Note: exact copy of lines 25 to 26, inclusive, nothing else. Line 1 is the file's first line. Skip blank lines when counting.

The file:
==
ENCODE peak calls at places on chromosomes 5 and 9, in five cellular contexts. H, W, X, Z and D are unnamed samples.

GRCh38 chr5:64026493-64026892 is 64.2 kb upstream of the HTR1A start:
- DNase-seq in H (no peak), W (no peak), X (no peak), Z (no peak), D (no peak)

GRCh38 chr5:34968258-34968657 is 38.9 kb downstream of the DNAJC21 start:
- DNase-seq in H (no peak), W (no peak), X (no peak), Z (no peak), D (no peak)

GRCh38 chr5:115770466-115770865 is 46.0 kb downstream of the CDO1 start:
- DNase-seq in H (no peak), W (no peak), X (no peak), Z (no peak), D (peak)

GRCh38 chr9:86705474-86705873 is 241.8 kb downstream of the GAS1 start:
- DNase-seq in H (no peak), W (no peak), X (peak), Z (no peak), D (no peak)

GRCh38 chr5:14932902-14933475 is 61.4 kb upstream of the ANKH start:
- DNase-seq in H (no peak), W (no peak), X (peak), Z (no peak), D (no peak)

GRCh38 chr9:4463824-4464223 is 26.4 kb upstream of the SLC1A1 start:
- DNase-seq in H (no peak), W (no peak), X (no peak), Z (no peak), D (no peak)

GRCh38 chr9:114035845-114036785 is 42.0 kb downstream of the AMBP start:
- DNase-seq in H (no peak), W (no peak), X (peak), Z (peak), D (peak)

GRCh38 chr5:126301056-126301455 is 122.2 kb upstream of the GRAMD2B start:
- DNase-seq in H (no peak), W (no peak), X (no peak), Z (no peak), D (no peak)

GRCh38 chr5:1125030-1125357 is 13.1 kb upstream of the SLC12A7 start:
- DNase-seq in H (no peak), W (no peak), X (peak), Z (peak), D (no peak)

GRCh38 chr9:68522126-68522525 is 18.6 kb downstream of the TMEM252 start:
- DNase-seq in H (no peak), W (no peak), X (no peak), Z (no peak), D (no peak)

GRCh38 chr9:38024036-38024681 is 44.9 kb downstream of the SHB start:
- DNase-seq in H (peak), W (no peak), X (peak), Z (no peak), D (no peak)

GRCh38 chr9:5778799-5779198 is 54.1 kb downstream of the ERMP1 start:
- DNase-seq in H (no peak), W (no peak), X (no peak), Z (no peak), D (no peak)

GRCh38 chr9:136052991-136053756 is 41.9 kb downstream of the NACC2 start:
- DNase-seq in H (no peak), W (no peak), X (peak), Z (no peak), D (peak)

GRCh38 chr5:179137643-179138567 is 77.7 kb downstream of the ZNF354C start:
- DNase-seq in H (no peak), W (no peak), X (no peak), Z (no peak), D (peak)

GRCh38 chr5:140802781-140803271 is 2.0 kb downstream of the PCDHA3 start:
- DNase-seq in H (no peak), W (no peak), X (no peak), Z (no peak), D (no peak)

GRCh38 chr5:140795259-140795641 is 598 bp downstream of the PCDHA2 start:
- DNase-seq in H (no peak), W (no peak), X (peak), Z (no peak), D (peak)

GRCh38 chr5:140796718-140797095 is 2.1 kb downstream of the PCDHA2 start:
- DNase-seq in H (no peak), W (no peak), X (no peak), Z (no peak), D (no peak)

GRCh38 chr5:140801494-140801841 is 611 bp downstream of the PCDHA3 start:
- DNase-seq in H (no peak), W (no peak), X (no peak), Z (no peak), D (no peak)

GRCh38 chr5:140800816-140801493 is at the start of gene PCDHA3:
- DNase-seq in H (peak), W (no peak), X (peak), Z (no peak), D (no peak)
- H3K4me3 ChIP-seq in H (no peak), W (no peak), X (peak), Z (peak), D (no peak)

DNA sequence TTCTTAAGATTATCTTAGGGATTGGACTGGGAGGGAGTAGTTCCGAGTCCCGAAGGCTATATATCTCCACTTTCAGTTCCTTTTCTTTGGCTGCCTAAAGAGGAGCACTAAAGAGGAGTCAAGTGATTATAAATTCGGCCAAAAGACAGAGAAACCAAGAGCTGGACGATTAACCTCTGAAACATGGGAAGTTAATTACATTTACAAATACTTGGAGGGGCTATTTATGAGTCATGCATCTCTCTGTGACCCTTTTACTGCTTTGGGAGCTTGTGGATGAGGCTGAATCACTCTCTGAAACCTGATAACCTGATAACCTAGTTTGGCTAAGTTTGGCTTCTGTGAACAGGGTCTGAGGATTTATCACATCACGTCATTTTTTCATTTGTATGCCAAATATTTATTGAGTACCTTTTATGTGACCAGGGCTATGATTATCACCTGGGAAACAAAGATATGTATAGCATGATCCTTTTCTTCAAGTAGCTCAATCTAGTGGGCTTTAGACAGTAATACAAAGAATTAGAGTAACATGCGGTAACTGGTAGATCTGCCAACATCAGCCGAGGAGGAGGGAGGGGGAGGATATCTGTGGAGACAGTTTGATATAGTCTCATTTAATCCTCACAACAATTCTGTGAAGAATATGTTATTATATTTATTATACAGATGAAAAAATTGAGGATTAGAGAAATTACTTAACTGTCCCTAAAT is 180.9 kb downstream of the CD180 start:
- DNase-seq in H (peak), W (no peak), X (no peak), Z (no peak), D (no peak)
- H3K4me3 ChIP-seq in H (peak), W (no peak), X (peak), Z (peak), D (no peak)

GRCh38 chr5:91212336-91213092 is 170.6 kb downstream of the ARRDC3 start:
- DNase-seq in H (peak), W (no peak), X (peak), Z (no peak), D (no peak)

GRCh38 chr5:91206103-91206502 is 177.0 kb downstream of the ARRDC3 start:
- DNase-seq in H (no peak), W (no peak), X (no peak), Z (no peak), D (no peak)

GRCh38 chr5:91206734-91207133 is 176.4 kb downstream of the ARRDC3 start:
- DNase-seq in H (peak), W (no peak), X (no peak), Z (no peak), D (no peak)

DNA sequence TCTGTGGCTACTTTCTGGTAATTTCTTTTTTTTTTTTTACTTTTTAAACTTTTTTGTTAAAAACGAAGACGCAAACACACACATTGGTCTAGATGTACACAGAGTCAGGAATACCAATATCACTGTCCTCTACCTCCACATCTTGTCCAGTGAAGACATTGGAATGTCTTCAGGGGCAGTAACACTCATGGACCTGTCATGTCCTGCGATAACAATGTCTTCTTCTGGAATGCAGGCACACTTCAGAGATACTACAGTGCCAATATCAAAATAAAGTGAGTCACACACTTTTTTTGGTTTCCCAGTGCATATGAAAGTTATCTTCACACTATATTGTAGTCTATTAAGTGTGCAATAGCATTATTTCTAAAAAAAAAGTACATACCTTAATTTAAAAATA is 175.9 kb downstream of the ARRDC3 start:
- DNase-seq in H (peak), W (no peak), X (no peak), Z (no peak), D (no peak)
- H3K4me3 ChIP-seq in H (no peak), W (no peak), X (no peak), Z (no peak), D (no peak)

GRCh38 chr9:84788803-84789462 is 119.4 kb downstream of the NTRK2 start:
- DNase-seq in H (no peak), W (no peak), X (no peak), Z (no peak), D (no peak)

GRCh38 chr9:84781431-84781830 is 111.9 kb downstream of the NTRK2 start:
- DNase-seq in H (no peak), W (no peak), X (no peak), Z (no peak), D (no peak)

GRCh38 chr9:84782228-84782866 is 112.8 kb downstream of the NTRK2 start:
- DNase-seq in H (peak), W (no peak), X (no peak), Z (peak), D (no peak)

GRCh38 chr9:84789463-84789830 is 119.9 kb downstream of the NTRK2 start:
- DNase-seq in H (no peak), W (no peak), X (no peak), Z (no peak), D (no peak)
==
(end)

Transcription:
- DNase-seq in H (no peak), W (no peak), X (no peak), Z (no peak), D (no peak)

GRCh38 chr9:136052991-136053756 is 41.9 kb downstream of the NACC2 start: